When asked where Irving Berlin ranked in American music, fellow giant Jerome Kern famously said, "Irving Berlin has no place in American music. He is American music." The enduring truth of Kern's assessment underpins the showbiz panache of "I Love a Piano," presented by Musical Theatre West. This delightful West Coast premiere of Ray Roderick and Michael Berkeley's salute to America's greatest tunesmith is as invigorating a song-catalog revue as any since "Ain't Misbehavin'."
A regional success, "I Love a Piano" refreshes its oft-abused genre. Instead of random numbers or chronicling Berlin's career, Roderick (who directs and choreographs the show) and Berkeley focus on the title instrument. Its passage across 70 years of national identity forms an overview through which 64 Berlin songs supply narrative. It proves a masterstroke.
For The Record
Los Angeles Times Thursday April 27, 2006 Home Edition Main News Part A Page 2 National Desk 0 inches; 37 words Type of Material: Correction
'I Love a Piano': A review of the Carpenter Performing Arts Center's "I Love a Piano" in Wednesday's Calendar section omitted a performance time. The musical plays at 7 p.m. on Sundays as well as 2 p.m.
For The Record
Los Angeles Times Friday April 28, 2006 Home Edition Main News Part A Page 2 National Desk 0 inches; 31 words Type of Material: Correction
"I Love a Piano": In the review of "I Love a Piano" in Wednesday's Calendar, one of the references to the play's co-writer, Michael Berkeley, misspelled his last name as Blakeley.
A brief overture from musical director John Glaudini and his superb orchestra accompanies three moving men, who deposit the piano. The six prototypal characters launch a present-day prologue that seamlessly segues to Alexander's Music Shop in the early 1900s. From here, "Piano" takes flight and rarely comes down thereafter. This stems from Berlin's matchless output and the six sublime performers who send the surefire material straight to our solar plexus.
Although Dan Pacheco could use seasoning, his boyish bravado suits juvenile Jim, and Jill Townsend is exemplary as ingenue Eileen. Stephen Breithaupt's animated Alex meets his match in the marvelous Julie Dixon Jackson, who as Sadie invisibly flips from screwball to soulful. As George, Kevin Earley has never been better, and Kathi Gillmore, her mercurial Ginger both droll and vulnerable, is a discovery.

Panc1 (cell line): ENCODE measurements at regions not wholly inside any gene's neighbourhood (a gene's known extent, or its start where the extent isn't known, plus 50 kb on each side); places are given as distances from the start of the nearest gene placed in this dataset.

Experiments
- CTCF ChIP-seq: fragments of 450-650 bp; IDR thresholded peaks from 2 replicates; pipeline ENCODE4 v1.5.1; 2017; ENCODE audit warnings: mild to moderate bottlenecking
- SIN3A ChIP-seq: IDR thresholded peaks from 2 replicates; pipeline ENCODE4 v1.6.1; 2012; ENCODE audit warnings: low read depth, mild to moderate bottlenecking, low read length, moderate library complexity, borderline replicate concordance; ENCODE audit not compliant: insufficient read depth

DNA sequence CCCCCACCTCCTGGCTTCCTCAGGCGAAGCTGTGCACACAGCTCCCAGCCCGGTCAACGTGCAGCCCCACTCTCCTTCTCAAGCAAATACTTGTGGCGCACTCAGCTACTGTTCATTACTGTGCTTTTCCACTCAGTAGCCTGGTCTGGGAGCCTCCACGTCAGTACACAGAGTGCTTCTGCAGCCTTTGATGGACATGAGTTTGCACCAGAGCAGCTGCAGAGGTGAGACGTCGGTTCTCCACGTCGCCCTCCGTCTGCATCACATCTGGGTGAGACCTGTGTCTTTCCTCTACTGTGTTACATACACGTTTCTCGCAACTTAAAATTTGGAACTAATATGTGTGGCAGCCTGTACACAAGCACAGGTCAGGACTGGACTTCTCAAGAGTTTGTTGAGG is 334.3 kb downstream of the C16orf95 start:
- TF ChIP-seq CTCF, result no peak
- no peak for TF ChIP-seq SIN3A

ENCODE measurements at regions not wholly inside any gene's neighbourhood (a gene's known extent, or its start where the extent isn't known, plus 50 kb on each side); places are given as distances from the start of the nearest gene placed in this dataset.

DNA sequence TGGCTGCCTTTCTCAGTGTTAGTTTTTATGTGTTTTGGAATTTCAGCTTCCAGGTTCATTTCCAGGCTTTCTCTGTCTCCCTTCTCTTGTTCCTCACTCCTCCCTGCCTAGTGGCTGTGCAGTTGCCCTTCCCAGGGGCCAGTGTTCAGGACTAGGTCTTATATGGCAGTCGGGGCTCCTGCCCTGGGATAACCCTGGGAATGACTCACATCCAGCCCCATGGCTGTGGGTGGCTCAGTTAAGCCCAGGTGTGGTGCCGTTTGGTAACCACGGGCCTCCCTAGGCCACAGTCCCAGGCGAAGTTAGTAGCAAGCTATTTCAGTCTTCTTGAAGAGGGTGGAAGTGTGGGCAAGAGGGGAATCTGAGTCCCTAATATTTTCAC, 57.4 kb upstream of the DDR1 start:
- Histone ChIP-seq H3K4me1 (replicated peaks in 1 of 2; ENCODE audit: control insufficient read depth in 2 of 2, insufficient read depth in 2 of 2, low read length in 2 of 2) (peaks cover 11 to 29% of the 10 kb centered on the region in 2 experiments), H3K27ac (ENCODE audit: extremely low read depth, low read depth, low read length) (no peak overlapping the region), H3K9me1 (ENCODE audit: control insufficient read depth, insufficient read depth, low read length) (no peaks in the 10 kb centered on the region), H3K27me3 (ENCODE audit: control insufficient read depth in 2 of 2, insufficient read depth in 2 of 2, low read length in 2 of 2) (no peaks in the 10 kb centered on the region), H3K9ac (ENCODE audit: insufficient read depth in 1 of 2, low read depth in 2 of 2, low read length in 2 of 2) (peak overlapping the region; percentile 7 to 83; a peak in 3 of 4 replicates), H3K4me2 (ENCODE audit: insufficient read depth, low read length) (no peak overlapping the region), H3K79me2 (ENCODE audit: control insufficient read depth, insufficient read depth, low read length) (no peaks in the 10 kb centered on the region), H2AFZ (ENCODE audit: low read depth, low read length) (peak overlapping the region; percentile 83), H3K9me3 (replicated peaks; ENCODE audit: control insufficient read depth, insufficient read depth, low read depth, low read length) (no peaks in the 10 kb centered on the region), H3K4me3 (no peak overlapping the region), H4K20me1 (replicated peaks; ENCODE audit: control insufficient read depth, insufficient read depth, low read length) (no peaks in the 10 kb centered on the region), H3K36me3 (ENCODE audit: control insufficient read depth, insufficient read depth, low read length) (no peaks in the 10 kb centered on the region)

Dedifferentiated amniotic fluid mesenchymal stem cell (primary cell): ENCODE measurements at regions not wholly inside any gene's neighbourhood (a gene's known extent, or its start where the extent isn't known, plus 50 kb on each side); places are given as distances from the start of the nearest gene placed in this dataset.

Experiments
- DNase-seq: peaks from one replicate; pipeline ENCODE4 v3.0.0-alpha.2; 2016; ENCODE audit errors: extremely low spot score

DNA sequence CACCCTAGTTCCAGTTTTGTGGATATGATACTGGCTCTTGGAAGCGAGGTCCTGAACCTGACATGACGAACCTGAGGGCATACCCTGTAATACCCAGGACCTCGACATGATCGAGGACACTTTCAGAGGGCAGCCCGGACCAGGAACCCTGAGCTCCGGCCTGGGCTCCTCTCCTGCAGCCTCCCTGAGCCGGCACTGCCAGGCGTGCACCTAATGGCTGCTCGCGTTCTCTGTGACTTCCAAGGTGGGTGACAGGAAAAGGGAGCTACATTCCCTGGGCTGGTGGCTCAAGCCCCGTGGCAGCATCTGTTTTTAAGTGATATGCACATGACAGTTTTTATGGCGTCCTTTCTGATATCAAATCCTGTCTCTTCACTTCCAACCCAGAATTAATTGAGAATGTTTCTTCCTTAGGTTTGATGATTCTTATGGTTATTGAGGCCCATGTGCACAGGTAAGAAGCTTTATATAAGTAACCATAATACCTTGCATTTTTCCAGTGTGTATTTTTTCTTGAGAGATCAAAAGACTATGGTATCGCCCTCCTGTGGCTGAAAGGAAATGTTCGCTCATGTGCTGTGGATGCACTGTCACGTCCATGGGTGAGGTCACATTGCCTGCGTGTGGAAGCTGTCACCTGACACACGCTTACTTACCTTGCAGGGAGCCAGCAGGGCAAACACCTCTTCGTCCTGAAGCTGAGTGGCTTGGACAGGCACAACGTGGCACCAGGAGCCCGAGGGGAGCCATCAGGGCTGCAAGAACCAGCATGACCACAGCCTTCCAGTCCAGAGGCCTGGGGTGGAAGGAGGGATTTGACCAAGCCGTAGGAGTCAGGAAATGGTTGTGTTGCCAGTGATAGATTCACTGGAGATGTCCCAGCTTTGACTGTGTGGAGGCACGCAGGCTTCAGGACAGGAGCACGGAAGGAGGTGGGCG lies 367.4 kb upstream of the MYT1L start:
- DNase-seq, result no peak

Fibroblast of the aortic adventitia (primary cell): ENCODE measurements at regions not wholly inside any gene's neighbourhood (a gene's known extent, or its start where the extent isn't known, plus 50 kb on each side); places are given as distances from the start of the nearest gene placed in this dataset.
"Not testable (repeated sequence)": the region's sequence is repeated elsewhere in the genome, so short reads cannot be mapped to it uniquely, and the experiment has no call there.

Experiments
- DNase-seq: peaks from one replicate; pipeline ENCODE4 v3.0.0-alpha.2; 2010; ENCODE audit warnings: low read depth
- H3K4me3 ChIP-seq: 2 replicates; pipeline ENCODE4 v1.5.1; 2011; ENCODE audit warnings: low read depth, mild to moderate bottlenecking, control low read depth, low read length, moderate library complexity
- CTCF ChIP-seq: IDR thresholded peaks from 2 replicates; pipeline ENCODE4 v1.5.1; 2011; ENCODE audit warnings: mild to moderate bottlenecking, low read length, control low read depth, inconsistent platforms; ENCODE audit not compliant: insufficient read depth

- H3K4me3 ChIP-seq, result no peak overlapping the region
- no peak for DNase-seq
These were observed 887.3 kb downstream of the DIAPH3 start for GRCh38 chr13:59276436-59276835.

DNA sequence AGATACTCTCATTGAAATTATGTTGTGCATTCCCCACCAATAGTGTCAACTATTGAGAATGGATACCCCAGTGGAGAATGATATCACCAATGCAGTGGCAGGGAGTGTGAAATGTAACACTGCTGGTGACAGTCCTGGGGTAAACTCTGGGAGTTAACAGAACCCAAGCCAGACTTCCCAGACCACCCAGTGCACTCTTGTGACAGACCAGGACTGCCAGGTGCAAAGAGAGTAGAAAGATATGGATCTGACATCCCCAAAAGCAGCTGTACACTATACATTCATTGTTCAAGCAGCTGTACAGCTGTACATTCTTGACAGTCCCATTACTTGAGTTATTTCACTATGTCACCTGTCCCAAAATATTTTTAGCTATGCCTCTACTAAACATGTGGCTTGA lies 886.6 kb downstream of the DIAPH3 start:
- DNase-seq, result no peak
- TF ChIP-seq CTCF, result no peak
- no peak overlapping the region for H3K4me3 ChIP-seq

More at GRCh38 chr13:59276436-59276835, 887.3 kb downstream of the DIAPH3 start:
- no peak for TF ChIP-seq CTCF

Roderick's inventive staging trumps theme-park contours with style and heart. Designs are plush, especially Todd K. Proto's kaleidoscopic costumes and Debra Garcia Lockwood's lighting, and there are too many witty moments to recount beyond three examples.
The first is the Act 1 ending, after draft letters intrude on a dancing medley and move us into Berlin's World War II output. This builds to a touching "White Christmas," then "God Bless America," as Pacheco and Townsend simulate the famous Life cover embrace to heart-stopping effect.
The second is the hysterical backstage sequence in Act 2. This peaks with Breithaupt and Jackson belting out "You're Just in Love," Earley and Gillmore tearing into "An Old Fashioned Wedding" and then both songs at once, which rocks the house. Finally, there is the finale, everyone in modern cocktail garb and the title song bringing it home. I knew 15 minutes in that I was thoroughly enjoying "I Love a Piano" -- by the ending, I was in love. Blame it on Berlin, and Roderick and Blakeley, and everyone else connected with this enchanting entertainment.
'I Love a Piano'
Where: Carpenter Performing Arts Center, 6200 Atherton St., Long Beach
When: 8 p.m. Thursdays through Saturdays, 2 p.m. Saturdays and Sundays
Ends: May 7
Price: $25 to $50
Contact: (562) 856-1999, Ext. 4, or www.musical.org
Running time: 2 hours, 5 minutes